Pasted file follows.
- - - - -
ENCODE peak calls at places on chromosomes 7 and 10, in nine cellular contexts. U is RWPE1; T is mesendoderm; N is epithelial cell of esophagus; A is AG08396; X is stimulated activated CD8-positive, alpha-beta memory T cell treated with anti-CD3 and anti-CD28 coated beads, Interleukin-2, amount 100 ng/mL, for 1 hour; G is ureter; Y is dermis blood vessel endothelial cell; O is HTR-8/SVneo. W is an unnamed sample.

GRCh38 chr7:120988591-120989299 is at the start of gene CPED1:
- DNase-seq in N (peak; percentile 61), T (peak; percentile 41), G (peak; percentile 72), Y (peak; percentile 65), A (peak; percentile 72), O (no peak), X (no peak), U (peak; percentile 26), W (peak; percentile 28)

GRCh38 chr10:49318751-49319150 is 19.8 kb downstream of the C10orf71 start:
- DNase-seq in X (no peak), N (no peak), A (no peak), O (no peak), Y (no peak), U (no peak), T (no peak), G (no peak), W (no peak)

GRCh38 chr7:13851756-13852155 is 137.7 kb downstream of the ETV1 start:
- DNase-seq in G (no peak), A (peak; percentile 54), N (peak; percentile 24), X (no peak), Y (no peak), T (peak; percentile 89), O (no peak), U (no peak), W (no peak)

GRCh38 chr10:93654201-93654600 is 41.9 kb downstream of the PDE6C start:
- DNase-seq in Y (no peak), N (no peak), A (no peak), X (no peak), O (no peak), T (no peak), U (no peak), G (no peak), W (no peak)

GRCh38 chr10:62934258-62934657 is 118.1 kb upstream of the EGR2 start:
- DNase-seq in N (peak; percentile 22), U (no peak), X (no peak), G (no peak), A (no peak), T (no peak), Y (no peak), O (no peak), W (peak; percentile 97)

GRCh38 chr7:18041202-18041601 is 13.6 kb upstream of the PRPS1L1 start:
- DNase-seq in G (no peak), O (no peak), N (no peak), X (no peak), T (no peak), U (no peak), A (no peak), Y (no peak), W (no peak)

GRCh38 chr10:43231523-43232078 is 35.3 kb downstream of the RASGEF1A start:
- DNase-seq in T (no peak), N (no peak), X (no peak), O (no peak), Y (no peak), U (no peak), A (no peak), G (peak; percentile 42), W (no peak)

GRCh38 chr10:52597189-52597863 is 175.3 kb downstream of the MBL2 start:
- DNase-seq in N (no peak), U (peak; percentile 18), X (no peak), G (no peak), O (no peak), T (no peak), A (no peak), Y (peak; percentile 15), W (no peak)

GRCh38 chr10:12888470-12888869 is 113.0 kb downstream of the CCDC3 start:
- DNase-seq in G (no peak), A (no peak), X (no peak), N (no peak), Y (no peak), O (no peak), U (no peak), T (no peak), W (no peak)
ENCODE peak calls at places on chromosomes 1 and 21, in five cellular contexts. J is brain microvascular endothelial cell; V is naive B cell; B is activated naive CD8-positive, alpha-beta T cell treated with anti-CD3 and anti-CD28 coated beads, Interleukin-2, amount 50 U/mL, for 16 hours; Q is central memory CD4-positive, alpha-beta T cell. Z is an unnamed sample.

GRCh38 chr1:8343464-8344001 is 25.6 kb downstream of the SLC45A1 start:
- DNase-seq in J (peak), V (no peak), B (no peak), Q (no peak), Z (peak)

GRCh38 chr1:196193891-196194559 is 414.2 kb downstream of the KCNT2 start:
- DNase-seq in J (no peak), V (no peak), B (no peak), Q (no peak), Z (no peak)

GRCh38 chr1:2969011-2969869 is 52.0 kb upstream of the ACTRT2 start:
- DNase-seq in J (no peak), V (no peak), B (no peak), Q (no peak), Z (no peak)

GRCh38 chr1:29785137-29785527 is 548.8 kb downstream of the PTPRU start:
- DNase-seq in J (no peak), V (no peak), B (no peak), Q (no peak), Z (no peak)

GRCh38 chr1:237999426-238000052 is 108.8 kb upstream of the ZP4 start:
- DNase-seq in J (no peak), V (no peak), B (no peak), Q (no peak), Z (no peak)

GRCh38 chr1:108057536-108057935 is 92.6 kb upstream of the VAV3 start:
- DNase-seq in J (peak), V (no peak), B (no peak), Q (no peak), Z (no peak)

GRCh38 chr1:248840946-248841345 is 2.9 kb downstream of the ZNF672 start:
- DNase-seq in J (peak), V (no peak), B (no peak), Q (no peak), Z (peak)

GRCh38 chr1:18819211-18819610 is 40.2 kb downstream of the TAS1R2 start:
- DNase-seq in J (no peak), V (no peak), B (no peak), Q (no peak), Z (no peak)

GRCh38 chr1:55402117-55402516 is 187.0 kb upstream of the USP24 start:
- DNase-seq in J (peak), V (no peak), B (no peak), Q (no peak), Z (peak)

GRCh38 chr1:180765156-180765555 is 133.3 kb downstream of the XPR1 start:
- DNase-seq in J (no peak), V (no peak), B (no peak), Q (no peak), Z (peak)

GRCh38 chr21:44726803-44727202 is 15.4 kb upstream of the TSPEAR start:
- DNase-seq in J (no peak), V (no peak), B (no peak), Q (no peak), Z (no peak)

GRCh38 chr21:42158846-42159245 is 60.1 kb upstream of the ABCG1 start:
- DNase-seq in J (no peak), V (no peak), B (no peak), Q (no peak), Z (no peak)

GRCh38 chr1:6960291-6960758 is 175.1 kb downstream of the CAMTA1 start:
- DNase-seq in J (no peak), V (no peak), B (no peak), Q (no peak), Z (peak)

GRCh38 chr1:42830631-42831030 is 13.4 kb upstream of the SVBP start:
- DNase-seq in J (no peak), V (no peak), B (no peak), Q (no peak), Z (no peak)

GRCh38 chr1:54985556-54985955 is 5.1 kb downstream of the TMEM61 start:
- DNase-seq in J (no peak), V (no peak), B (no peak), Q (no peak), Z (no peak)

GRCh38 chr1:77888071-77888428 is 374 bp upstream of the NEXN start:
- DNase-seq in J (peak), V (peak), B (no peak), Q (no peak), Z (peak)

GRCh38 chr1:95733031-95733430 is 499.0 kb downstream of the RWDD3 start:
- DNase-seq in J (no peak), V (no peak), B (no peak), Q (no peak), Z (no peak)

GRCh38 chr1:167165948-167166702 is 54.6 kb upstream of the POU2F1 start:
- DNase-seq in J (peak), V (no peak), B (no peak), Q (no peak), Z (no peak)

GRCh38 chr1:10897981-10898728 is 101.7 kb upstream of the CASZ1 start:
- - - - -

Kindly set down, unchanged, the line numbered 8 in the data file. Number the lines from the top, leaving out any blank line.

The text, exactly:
GRCh38 chr10:93654201-93654600 is 41.9 kb downstream of the PDE6C start: